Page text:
In both the innovation and design space, we are seeing the need for transparency on climate action play out literally as brands peel back products and packaging to reveal more of what lies beneath. We see how brands explore alternative materials, embrace an almost utilitarian aesthetic and ethos, simplify their products and packaging as they tackle overengineering, and subvert perceptions with disruptive collaborations. But despite progress on many fronts, brands are still navigating how they drive adoption.

Motion graphics continue to bring movement into focus


Motion graphics have been popping up everywhere lately. And this is largely due to TikTok’s disruptive influence. With brands flocking to the platform in hopes of capitalizing on its highly engaged user base of teenagers and young adults, graphic designers have followed suit.

From social media feeds to UX designs we’ll be seeing a lot more of this interactive trend in future creations this year. So, expect brands to continue building identity through movement in 2023. And take the hint: now’s the perfect time to replace your static images with short-form video content instead. Because a picture can say in a few seconds what it could take an image an hour to suggest.

AI design elements express rather than replace creativity

Iván de Prado, Head of AI at Freepik Company


This year saw the emergence of more and more artificial intelligence (started off by Dall-E 2) to create realistic images from natural language descriptions. So far, these have existed predominantly on web browsers; on mobile, app-based visual remixing has consisted mostly of retouching and enhancing. However, 2023 will see AI-generated art take off in apps, moving the technology firmly into mobile. The use case is clear: entrepreneurs and fast-growing businesses already prefer exclusive images, as a way of standing out from the crowd.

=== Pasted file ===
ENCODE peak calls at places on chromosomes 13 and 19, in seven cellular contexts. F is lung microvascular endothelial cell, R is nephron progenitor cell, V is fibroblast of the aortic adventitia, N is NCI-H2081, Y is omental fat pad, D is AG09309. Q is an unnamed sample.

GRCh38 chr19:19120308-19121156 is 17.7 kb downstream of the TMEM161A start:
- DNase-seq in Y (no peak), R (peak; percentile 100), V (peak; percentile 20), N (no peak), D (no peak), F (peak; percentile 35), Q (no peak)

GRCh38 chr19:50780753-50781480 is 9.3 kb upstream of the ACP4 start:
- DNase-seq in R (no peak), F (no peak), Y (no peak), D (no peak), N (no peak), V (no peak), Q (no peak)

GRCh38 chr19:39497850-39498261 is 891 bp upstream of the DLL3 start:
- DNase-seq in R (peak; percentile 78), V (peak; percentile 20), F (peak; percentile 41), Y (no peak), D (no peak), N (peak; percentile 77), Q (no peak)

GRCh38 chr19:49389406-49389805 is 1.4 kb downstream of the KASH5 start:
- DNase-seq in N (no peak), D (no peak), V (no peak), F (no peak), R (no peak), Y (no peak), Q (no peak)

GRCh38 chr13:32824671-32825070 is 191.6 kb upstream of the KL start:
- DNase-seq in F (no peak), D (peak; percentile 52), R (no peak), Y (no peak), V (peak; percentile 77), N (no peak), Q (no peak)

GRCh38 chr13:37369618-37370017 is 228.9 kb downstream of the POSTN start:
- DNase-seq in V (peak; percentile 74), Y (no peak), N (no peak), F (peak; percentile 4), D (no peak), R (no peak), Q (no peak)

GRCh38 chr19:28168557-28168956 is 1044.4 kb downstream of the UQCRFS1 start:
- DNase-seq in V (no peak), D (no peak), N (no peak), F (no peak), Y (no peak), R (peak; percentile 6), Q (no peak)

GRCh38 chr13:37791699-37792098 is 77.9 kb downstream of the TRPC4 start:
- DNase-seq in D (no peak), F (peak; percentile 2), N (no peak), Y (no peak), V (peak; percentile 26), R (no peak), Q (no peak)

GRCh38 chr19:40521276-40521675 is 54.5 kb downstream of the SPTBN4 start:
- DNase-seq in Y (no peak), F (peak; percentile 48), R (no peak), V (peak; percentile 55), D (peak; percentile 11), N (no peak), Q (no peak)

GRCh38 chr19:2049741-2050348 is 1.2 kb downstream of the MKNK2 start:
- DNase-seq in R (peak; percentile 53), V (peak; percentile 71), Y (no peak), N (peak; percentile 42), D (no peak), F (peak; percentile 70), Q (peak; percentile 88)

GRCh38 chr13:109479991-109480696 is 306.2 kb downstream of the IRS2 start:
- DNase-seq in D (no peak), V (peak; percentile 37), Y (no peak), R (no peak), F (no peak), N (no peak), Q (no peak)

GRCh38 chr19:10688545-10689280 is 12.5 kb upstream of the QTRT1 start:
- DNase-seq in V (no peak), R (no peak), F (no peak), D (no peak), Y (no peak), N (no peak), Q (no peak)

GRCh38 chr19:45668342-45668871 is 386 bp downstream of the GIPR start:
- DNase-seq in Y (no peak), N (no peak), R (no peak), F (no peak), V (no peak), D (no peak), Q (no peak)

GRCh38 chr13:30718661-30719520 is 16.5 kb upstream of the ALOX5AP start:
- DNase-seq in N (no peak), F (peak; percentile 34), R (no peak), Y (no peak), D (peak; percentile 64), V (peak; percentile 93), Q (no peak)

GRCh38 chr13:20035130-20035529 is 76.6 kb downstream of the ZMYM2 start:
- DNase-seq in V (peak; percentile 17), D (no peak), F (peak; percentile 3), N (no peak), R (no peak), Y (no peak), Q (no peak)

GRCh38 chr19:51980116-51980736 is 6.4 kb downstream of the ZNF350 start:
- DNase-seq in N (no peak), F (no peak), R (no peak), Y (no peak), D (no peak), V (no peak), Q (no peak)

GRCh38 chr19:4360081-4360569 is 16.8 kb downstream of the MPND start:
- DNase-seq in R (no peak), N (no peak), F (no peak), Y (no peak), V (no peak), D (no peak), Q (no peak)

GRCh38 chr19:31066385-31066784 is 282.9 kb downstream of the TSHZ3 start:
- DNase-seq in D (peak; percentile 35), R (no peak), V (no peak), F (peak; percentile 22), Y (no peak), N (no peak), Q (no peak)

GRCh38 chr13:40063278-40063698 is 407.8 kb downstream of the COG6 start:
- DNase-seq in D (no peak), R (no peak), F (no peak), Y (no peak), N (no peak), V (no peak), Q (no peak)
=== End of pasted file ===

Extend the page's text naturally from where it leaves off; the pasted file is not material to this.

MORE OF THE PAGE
Moving this technology firmly into mobile will see more people creating and editing fresh images for social media. As a result, these channels will start showing more AI-powered content. Mobile users will be able to explore AI-generated image galleries and integrate them into their projects, modify the text or prompt, and create a new image by writing some words and changing the pixel dimensions. Handled wisely, the technology expresses human creativity, rather than replacing it.

Photography gets bigger and bolder


Photography is a big part of design, both online and offline. It's important to use photography that fits the message you're trying to communicate. In the past, this has often meant using stock photos that are flat and lifeless. But now, more and more designers are using their own original photography or finding creative ways to use existing photos.

This could be anything from a full-page photo in a magazine to a hero image on a website. And it’s not just product photos that are being used more, but also photos of people, nature, and other things that can help tell a story or evoke an emotion. This trend is only going to continue in the next few years as businesses try to stand out from the competition. We can expect to see more innovative uses of photography, including 3D images, interactive elements, and even AR and VR. And I welcome it.